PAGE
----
Monitoring RPE disruption progression on OCT with Altris AI

Another helpful option is retinal layer segmentation, which focuses solely on the retinal layers of interest for the specific case. 

This level of customization empowers clinicians with a comprehensive yet targeted view of the patient’s condition. It saves time from manually detecting anomalies on scans and facilitates informed decision-making and personalized treatment plans.

  • Glaucoma risk evaluation

Millions risk irreversible vision loss due to undiagnosed glaucoma, underscoring the need for improved early detection. Current tests often rely on observing changes over time, delaying treatment assessment and hindering early identification of rapid disease progression. OCT frequently detects microscopic damage to ganglion cells and thinning across these layers before changes are noticeable through other tests. However, the earliest signs on the scan can still be invisible to the human eye.

AI algorithms offer insights into glaucoma detection by routinely analyzing the ganglion cell complex, measuring its thickness, and identifying any thinning or asymmetry to determine a patient’s glaucoma risk without additional clinician effort.

Altris AI's Early glaucoma risk assessment module

Another significant benefit of AI systems is that OCT for glaucoma usually utilizes a normative database to assess retinal normality. However, these databases are limited in size and represent an average of a select group of people, potentially missing early glaucoma development in those who deviate from the “norm.” Conversely, individuals may be unnecessarily referred for treatment due to not fitting the “normal” profile, even if their eyes are healthy.

  • Crafting effective referral

In the UK, optometrists are crucial in initiating referrals to hospital eye services (HES), with 72% originating from primary care optometric examinations. While optometrists generally demonstrate proficiency in identifying conditions like cataracts and glaucoma, discrepancies in referral thresholds and unfamiliarity with less common pathologies can lead to unnecessary or delayed referrals.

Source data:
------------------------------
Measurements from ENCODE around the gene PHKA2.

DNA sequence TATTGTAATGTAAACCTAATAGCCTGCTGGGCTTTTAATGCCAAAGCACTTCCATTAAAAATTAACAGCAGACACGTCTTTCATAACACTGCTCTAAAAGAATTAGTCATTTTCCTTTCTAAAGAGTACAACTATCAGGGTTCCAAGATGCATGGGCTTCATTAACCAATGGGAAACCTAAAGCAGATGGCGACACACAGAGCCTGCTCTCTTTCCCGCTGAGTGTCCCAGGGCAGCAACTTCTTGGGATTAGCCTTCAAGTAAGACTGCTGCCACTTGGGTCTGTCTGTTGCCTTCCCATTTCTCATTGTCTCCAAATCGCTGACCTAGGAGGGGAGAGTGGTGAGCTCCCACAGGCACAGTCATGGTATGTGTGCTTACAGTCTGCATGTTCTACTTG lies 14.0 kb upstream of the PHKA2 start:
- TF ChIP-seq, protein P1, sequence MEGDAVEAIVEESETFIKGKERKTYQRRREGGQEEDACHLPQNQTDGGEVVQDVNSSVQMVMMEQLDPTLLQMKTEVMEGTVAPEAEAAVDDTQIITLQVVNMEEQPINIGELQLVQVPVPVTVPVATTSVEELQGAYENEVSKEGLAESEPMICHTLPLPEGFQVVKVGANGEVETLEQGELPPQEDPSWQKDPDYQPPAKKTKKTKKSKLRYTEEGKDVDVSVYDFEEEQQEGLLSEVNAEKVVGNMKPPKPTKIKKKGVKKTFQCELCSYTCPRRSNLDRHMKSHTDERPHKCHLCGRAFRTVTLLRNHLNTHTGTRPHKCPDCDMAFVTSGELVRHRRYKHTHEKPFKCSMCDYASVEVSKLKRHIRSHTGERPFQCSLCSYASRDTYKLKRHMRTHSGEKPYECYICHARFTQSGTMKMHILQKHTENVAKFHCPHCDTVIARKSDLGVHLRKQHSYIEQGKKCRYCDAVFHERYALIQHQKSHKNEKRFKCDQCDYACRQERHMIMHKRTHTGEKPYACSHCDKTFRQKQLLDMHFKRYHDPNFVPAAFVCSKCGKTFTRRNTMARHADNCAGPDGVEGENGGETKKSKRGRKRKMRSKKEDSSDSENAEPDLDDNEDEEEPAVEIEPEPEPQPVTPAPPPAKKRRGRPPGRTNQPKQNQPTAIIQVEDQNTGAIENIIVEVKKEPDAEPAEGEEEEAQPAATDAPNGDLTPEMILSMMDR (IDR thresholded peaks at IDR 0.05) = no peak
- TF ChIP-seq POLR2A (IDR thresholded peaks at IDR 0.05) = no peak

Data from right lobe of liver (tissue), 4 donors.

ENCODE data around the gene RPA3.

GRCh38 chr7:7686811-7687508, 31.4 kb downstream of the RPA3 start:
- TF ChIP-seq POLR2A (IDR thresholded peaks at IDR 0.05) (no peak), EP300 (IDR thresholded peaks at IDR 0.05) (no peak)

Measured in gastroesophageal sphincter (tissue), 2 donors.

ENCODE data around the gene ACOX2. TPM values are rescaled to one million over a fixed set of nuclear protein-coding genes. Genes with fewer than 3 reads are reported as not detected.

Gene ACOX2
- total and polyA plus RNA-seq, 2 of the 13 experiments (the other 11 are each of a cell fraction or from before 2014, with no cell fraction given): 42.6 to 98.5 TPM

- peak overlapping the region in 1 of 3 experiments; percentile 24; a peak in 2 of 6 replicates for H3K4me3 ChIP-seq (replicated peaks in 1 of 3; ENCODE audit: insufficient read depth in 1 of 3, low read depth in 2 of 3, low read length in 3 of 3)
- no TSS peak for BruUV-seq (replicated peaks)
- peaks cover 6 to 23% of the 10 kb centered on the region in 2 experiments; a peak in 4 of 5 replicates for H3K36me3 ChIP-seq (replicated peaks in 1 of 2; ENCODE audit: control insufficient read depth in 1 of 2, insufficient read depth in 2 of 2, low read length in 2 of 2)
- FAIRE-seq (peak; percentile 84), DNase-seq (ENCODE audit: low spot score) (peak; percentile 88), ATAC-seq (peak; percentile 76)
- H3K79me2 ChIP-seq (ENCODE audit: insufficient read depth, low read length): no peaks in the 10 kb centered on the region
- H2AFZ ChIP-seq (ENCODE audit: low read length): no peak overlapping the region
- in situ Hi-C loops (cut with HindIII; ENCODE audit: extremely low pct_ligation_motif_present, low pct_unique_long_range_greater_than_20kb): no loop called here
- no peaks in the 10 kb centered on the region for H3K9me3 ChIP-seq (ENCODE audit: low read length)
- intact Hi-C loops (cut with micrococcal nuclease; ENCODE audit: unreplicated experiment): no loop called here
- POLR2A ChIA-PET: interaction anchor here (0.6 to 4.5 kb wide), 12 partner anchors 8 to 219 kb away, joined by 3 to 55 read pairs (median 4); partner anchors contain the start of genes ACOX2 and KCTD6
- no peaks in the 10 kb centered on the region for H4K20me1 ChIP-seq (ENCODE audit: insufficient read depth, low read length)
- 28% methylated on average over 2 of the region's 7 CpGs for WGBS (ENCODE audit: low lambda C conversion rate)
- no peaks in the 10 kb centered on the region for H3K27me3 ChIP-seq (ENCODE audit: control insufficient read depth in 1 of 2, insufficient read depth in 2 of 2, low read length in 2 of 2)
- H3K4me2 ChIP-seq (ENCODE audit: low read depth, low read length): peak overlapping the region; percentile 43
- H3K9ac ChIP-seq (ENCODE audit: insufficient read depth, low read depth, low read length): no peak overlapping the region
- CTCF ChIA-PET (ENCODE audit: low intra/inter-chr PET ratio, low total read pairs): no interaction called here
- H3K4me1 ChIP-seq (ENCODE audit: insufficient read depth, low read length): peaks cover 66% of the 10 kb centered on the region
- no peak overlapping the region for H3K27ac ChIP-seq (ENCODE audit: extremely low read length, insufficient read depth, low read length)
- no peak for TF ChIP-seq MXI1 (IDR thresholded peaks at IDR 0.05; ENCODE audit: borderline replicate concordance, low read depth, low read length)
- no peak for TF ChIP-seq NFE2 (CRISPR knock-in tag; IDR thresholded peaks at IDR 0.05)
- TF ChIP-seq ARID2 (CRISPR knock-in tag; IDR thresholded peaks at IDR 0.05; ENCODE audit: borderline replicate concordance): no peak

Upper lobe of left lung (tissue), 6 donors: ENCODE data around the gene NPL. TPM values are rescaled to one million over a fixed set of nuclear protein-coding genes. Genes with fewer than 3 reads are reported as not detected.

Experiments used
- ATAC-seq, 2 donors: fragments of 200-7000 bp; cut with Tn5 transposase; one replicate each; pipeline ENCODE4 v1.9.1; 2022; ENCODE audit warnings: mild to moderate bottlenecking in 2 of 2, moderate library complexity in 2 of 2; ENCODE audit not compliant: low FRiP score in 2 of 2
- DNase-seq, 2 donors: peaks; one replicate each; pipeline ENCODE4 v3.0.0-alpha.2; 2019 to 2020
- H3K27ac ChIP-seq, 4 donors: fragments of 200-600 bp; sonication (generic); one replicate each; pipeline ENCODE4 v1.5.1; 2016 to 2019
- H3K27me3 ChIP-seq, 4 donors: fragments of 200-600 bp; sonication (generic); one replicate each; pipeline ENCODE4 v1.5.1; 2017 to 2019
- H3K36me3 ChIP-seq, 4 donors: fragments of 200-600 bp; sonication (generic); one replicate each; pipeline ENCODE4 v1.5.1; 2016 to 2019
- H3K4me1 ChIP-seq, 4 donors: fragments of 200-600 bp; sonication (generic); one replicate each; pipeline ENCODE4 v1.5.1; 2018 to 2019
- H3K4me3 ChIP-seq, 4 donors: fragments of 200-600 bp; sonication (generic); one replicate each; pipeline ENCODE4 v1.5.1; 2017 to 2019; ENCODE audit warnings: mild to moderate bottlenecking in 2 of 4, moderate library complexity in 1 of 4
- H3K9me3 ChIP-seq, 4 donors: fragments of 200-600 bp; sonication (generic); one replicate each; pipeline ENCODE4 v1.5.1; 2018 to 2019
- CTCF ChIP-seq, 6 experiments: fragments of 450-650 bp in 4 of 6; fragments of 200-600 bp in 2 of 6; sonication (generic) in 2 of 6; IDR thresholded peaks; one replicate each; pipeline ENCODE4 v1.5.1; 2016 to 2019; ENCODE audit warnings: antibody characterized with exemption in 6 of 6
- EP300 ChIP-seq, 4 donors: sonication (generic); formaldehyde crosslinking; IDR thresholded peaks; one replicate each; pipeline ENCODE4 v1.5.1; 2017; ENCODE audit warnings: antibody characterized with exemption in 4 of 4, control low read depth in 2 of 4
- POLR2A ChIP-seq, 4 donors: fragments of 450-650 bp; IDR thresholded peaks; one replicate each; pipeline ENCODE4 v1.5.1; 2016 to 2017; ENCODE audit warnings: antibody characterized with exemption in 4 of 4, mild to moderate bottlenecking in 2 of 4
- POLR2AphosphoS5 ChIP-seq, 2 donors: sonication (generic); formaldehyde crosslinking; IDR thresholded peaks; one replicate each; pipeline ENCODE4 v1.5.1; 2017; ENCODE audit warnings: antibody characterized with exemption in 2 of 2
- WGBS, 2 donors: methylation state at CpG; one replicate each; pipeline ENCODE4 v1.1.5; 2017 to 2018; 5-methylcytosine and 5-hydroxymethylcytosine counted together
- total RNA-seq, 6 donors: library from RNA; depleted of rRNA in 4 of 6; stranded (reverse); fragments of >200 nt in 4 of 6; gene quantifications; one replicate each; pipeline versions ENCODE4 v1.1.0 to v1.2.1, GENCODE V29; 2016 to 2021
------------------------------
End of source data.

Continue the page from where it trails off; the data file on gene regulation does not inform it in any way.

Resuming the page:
Arun-Balasegaram on OCT reports

At the same time, an evaluation of incoming letters from optometrists in a glaucoma service found that 43% of the letters were considered “failures” because they did not convey the necessity and urgency of the referral.

 So, having an elaborate record of the entire clinical examination in addition to a referral letter is crucial.

infographic on how customised OCT reports can enhance referrals

Customized OCT reports solve this challenge by streamlining the referral process and improving communication between optometrists and ophthalmologists. These reports can significantly reduce delays and ensure patients receive timely care by providing comprehensive and relevant information upfront.

  • Patient Education

Elderly patient is investigating his OCT report with color coded by Altris AI biomarkers

Patient education and involvement in decision-making are vital for every medical field and crucial for ophthalmology, where insufficient patient engagement can lead to irreversible blindness.

Omer-Salim on OCT reports

Research specifically targeting the ophthalmology patient population, which often includes older and potentially visually impaired individuals, reveals a clear preference for materials their eye care provider endorsed.

Infographic on patient education: 94% of patients want patient education content

Providing explicit visual representations of diagnoses can significantly improve patient understanding and compliance. Seeing photos of their condition, like glaucoma progression, builds trust and reinforces the importance of treatment recommendations.

Surveying eye care professionals specializing in dry eye disease revealed a strong emphasis on visual aids during patient education. 

Photodocumentation is a favored tool for demonstrating the condition to asymptomatic patients, tracking progress, and highlighting treatment’s positive outcomes.